When Daisy comes back from work that afternoon she looks flustered. She looks as though she’s had one hell of a day. I take her coat and hang it up for her. There’s chilli con carne bubbling away on the stove. I tell her to sit down in the living room, I’ll fix her a drink. Give me a big scotch, she says, the bigger the better, with plenty of ice. Coming right up, I say. The ice bucket is empty so I have to go into the kitchen to fetch some more. I turn down the chilli while I’m there. I don’t want it to dry out. While I’m tipping the ice out of the tray I can hear Daisy talking to herself. She sounds really worked up. Never known her to be so distressed. My poor Daisy!
Back in the living room I pour her a good measure of whisky and leave the bottle close to her chair. I sit down on the sofa near her and wait for her to tell me the worst. Daisy doesn’t like to be pressurized when she gets in and that’s a feeling I can relate to all right. I’m the same way when I’m working. Now that she’s the breadwinner she deserves even more respect. Not that I’ve ever failed to respect her. Daisy and I are real close, so close it’s like we’re not even married. That’s our little joke. Married people just aren’t this close, she’d say to me and I’d look at her with a big grin on my face and say, Honey, are you suggesting that what we’re living is not legal. No I’m not, she’d say, but married people are supposed to fight and shout at each other and sulk and turn their backs and have long faces and we don’t do any of those things. And then we’d laugh, both of us. It was a ritual, I suppose, a way of telling each other that this time we were going to make it, that there would be no repeats in our life. You see, both of us have been married before, we both have one disaster under our belts.
He did it again, she says after she’s taken a long hard pull on her drink. The dirty creep did it again. Immediately I feel my pulse rate go up. I know what she’s talking about. Daisy works for this haulage firm in Missoula. She’s there in the accounts office on the word-processor. It’s a responsible job looking after bills and dealing with customers’ enquiries. And it’s a job she likes because it brings her into contact with a whole lot of different people. But she has this manager who is nothing if not a pain in the butt. His name is Anderson and he’s about thirty-six and newly divorced and very careless with his hands. I’m angry, angry for her but I don’t want to rush things, let her tell me in her own time. She stares down into the bottom of her glass. Her face is flushed. I was typing out an invoice, and he comes up behind me breathing down my neck. First I feel a hand on my shoulder and then he leans forward and points to something on the screen, some detail or other he thinks I should alter. But as he takes his hand away it grazes my breast and just for a second I feel his fingers tighten around my breast. Can you believe that? His fingers on my breast—she has beautiful breasts, small and round and firm and soft-nippled and I love to curl my fingers around those breasts of hers—. And when I jerk back and say Hey, what the hell’s going on here, he removes his hand and says What do you mean what’s going on here, nothing’s going on. Jesus you women are all the same. But he knows full well. It was no accident, his fingers were there long enough to have a good pinch of flesh. He’s. . .I’m telling you that man is simply disgusting. I raise my glass to my lips and drain it in one gulp. It makes me so mad to hear of Daisy being treated that way. You did complain, I ask her, topping up her glass before pouring myself another drink. You did tell someone about this creep, someone who can put him in his place. Like who, she says. Like who? I’ve tried that, Gerry, you know I have. But nobody wants to listen. Take him to court they say. Get proof, evidence and then take him to court. It’s as though this thing is an every day occurrence and nothing they can waste their time on, she says.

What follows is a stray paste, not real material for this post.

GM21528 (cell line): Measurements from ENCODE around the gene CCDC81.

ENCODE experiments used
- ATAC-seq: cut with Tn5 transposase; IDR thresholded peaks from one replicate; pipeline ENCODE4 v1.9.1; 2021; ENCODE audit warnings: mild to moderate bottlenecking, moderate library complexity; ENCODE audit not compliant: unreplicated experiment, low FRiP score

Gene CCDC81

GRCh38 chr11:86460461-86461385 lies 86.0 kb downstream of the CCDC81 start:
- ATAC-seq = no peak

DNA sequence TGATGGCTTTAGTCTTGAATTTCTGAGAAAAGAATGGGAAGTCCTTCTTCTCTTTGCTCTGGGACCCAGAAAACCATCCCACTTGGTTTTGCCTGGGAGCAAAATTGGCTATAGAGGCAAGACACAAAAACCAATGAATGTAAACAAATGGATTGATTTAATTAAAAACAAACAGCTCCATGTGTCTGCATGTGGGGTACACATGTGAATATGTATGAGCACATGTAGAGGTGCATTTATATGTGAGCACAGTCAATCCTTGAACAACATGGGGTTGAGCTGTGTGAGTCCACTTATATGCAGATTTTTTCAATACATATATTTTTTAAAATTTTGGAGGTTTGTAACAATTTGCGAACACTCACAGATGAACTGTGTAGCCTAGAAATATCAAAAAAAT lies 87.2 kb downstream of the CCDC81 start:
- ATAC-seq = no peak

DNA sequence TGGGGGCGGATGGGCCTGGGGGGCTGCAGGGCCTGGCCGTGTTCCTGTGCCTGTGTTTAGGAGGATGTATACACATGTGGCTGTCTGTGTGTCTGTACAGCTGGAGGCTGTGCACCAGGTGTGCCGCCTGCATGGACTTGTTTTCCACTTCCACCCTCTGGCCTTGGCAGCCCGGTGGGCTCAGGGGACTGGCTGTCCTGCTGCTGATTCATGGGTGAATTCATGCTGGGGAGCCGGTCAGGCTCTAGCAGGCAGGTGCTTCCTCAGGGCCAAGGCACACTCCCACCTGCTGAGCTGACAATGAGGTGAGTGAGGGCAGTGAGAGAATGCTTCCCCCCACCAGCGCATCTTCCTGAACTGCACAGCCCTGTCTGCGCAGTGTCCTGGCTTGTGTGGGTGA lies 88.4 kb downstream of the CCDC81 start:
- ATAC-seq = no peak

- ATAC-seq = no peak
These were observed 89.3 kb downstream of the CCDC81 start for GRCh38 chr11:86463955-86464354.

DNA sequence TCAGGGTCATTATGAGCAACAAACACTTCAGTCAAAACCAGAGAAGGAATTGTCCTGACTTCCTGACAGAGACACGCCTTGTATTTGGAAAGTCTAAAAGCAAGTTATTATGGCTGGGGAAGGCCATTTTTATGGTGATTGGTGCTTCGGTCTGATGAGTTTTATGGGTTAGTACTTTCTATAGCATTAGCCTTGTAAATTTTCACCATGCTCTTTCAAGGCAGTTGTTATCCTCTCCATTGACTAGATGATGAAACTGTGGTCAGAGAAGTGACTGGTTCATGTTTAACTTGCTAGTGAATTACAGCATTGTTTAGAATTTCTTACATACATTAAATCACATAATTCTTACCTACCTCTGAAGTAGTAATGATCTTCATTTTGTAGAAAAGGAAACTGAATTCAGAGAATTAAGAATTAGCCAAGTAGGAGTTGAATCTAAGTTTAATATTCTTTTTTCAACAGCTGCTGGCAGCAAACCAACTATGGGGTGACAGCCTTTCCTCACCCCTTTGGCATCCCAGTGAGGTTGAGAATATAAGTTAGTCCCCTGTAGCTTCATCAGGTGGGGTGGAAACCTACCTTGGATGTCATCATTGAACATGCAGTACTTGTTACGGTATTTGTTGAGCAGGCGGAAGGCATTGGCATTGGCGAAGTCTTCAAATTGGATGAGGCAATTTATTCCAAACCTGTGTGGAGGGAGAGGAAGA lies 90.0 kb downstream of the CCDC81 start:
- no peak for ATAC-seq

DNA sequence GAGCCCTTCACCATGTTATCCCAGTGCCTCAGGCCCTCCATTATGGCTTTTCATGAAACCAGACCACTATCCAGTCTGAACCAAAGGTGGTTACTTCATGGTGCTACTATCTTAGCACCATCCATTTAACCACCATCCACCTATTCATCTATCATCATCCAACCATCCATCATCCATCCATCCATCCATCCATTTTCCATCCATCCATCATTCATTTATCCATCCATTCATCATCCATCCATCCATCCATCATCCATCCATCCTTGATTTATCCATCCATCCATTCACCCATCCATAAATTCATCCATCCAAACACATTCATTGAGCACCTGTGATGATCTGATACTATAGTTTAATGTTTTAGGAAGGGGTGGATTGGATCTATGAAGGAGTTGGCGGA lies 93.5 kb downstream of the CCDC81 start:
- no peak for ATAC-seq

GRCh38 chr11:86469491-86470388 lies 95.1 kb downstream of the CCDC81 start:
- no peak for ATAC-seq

Daisy is such a sweet thing, I know it’s not in her nature to raise a storm over nothing. She doesn’t want trouble, just to be allowed to get on with her work unmolested. In this day and age is that too much to ask? But now she’s upset. It kind of takes the shine off a job when you know that in the course of a day some slime-ball is going to start trying to feel you up. Anyway we eat the chilli and Daisy says it’s delicious. She always did like my cooking but more so now that I’m not employed and I have more time to concentrate on getting the seasoning just right. I’ve become, though I say so myself, something of a perfectionist, and not only with meals. I send her back into the room while I clear away the dishes and tidy up. Christ, she says, when I join her later, it sure is good to have a man like you around the house. You put your feet up honey, I say to her. Move over and put your feet up. She does as I say and I get her another drink and one for myself and then I sit down beside her. You want to watch a film, I ask. No, she says. Let’s just talk. Talking unwinds me more than television. She looks tired. I know this Anderson business is still on her mind. I slip my arm over her shoulder and give her a kiss on the cheek. I think to myself, another drink and then we’ll hit the sack. That’s what she needs, an early night.